From the Blog

A trip into the Outback to take some photos

When it comes to the Outback, Dorothea Mackellar had it right: it’s a place of stark contrasts. The tourism phrase ‘Red Centre’, which has now entered common parlance, doesn’t quite do the Central Australian terrain justice—I came expecting a land of endless red rock but instead found greens, greys, browns, and yellows to complement the reds. Then there are all the different shades of red—only to be expected, perhaps—such that some are far more accurately described as …

More Korean Fun

I’m very aware of the fact that I haven’t written anything for the site for more than two weeks now. To those who have been on tenterhooks waiting for word of what I’ve been up to, I’m sorry. I think I was so occupied in Hong Kong and Singapore that I just didn’t get the time to sit down and finish off the description of my time in Korea. Also, I suspect that I didn’t really want to write about my time there because I didn’t want to dredge up the memories of a time which was at times quite boring (with relatively little to captivate a tourist in any one place) and at others unpleasant (dealing with difficult people).

One drawback, or possibly a benefit, of having delayed so long in writing this entry is that things aren’t so fresh in my mind, so I apologize …

Seoul Traveller

So, I’m in Korea now, and so am back on the great Eurasian continent. Not, of course, that I can do anything about it, since there is currently no way to get from here through North Korea to the ‘rest of the world’. In this entry you’ll read about my tour to the DMZ which surrounds the military demarcation line which continues to separate the Korean people.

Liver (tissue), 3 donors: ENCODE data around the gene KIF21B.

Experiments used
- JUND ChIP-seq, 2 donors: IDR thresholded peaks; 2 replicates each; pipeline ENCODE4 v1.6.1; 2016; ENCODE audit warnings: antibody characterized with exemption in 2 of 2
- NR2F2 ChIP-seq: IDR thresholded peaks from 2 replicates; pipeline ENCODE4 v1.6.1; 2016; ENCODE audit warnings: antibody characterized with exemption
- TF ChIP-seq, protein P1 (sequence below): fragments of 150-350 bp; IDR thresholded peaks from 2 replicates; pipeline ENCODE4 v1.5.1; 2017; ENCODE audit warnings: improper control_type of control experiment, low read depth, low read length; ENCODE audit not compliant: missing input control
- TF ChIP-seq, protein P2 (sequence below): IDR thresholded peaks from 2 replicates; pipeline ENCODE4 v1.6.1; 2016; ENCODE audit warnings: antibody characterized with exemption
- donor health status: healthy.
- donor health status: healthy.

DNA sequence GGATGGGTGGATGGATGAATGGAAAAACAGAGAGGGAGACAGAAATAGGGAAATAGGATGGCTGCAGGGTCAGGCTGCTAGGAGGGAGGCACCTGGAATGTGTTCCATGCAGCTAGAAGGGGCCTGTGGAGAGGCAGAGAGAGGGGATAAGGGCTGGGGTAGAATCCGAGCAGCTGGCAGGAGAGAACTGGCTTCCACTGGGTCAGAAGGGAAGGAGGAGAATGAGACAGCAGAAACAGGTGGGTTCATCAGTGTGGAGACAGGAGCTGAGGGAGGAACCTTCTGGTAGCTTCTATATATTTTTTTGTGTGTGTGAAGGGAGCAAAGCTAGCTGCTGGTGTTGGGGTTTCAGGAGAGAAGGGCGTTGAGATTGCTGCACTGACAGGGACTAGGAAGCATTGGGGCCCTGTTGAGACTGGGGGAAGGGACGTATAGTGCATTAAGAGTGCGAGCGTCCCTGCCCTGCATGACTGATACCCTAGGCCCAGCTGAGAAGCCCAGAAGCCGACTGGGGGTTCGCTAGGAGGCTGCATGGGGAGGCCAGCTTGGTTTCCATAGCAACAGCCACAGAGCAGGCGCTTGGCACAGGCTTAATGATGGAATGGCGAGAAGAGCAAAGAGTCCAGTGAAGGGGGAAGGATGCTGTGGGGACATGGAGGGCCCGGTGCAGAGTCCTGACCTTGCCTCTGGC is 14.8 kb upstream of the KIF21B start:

A railway and a main road do run from Korea into North Korea (which is neither Democratic, of the People, nor strictly a Republic since it certainly doesn’t exist for the res publica, so I refuse to refer to it as the DPRK): however, the North Korean autocracy refused to allow traffic in, and so both road and railway stand blocked at the parallel of 38ºN. It would seem therefore that those Koreans who want to …

Tokyo

Just a brief note to say how funny it is for me to receive much of my university email as if I were in Oxford. I’ve been getting announcements of the latest happenings in my College’s JCR, as well as things from the Classics Faculty, the Chaplaincy, CathSoc and the Newman Society, the Pro-Life Society, and OUANZ. An email just arrived announcing a one-off lecture about healing cults in Ptolemaic Egypt to take place on 13th March at Corpus Christi. Sadly, I’ll be forced to miss that one—I don’t think I’ll come in from Hong Kong specially.

I’ve begun the last few entries by saying that ‘this one’s going to be a short one, chaps’. Well, I think this one’s going to be a short one, chaps (and chapesses). I was busy in Tokyo, and never bored, but in …

Osaka, Kōbe & Ise

There I was, standing in a chemical factory, minding my own business. Suddenly one of the drums burst into flames: it burned for a few seconds before the heat it was producing (which I could feel from over 30ft away) ignited the surrounding drums. Another few seconds went by, and then the whole room was awash with flame—the fire was lapping up the three other walls. Fine, I just needed to get out of the room while my path was still clear. The sprinklers did their thing (a little bit late, if you ask me) and deposited a fine mist of water over the room. This only had the effect of fanning the flames, and the fire was burning more fiercely than ever.

I stood there, transfixed by the sight of what was going on around me. The renewed vigour of the flames had begun to melt …

Nagasaki and Hiroshima